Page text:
We have heard nothing but rave reviews from folk who have bought the Indigo prop. It has been described as having a “turbine-like” smoothness, and it is sized to allow a direct drive Atomic 4 (in reasonably good condition) to operate at RPM ranges of 2,200 to 2,400 RPM, which provides good power when sea conditions deteriorate. – Updated: November 4, 2003
A good prop selection for the Atomic 4 is one which will allow the engine to develop a maximum of at least 2500 RPM, while retaining enough efficiency to allow for a cruising power setting of approximately 2000 RPM (at which point the engine produces 16 horse power).
The problem in selecting props for direct drive Atomic 4 engines is that there is a very small range of props which are small enough to allow the engine to turn at such a high RPM and still retain the efficiency necessary to move the boat well at less than maximum RPM. For whatever reason, many boat builders throughout the years tended to install propellers that were too large to allow for the factory recommendation of a cruising RPM in the range of 2000 RPM. In fact, many people report maximum available RPM of 1500 or less, which limits cruising horsepower to 10 horse power or less.
Except for certain boats with an aperture type of keel/rudder combination, the standard prop recommendation was usually a compromise between a 12 x 6 and a 12 x 7 two-blade. For aperture configurations, props as large as 13 x 8 have been recommended by the builders. The Pearson Triton and Vanguard are examples of boats equipped with such large props.
In recent years, several props have been designed especially for direct drive Atomic 4’s which (according to customer feedback) show great promise! First on the scene was a plastic prop designed by the CDI company. This prop is a 12 x 7 with rather squared off tips. CDI reports that in dynamic tests, the plastic construction allows the prop to flex down to a 12 x 6 configuration under high power settings which has the benefit of allowing the engine to reach a higher point on its power curve. The tip design produces good performance in reverse. In the three-blade category, Michigan Wheel produces a 10 x 6 three-blade that is receiving good reviews. Its strong point is in allowing exceptionally high maximum RPM while retaining good efficiency down to around 2200 RPM. Last, but by no means least, is a stainless steel three-blade developed by Indigo Electronics. This prop is a 10 x 7 (10 x 7.4 to be exact). Like everything else that Tom Stevens brings to the market place, this prop has been thoroughly tested on his Tartan 34. Excellent quality control during production (insuring good balance and consistency in pitch between blades) produces extremely smooth performance, and the additional pitch gives good performance in reverse. This prop handily meets the desired perimeters of 2500 maximum RPM (plus) and cruising capability in the 2000 RPM range.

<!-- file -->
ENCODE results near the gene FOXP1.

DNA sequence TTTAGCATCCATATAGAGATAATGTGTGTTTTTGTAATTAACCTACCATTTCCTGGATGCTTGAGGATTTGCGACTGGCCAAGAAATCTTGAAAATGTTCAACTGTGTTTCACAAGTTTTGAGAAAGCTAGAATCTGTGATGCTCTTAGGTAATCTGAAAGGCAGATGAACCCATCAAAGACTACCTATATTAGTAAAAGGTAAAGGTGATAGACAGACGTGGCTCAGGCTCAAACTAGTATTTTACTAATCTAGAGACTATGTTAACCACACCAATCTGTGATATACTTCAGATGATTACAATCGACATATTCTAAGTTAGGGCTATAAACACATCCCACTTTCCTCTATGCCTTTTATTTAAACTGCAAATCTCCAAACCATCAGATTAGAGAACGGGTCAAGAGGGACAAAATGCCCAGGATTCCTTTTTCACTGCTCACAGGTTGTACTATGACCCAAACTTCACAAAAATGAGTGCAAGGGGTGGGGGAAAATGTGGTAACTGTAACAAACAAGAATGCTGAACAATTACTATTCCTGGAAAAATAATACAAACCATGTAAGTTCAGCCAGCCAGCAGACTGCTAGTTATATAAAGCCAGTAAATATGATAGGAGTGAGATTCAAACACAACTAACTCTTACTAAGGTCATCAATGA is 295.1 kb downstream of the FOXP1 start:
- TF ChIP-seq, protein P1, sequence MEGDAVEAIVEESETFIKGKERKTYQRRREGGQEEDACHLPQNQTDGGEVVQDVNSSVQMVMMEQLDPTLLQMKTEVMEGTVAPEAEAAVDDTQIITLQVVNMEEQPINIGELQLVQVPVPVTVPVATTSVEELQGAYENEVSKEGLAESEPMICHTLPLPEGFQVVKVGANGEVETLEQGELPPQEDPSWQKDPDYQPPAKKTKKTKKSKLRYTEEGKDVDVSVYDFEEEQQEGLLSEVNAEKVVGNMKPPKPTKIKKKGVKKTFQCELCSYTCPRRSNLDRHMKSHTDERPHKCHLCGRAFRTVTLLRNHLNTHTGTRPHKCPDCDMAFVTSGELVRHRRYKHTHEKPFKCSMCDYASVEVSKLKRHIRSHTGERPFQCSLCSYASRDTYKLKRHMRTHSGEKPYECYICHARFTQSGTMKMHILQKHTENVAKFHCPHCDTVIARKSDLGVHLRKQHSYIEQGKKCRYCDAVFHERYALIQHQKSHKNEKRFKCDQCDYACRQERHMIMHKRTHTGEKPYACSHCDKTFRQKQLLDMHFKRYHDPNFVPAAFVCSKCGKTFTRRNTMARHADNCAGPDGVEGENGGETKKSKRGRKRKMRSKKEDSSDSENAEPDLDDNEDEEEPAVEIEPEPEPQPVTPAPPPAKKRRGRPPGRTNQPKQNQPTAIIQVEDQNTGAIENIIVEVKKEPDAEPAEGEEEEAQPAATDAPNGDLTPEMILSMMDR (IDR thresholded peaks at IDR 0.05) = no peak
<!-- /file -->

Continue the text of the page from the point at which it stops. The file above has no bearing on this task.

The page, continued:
With continued good reports on all three of these new props, it is becoming easier to get out of the low RPM blues that have plagued the direct drive fleet for decades! So, if you feel that you may be over-propped and under-powered (like when sea conditions deteriorate), here are some suggestions:
The most conservative suggestion: You could simply resize or re-pitch your existing prop. As a rule of thumb, decreasing the diameter or pitch by one inch will increase your RPM by approximately 200 RPM. Most prop shops are reluctant to decrease a prop more than one inch in diameter and one inch in pitch. However, such a combined change could get you as much as 400 additional RPM which could translate into 3 or 4 more horsepower.
If you feel the need to start over again: Try to get recommendations from the owner of a boat just like yours. The Internet is full of chat rooms and support groups representing practically all of the production boats powered by the Atomic 4. While each of the current props mentioned above are reported to work well on a large variety of boats, it is also true that as reports continue to come in, some will probably work better on one model of boat than another. As a case in point, the small diameter three-blade props are reported to be working well on the Alberg 30, which contradicts what we thought we knew about what would work on an aperture type of keel/rudder configuration.
Be sure to consider your own boating style: Some of our customers prefer the low RPM feel of larger props, some are avid racers and are more concerned over an ounce or two of drag while sailing, and still others have strong preferences for two-blade or three-blade designs. In this connection, I am pleased to report that my own historic concerns over harming your engine by loading it down with too much prop have been somewhat overstated. It turns out that the updraft carburetor, along with a general over-design of its mechanical parts, creates a sort of self protective shell around the Atomic 4 that even I underestimated in my earlier writing (newsletters circa 1993).
If you were one of our subscribers during that period of time, you’ll recall that I related my experience in an AI-E Skyraider that I flew over Vietnam (powered by a large supercharged radial recip engine) with the Atomic 4. While it was extremely easy to overstress that engine,the Atomic 4 is (by comparison) almost impossible to overstress. – Updated: November 4, 2003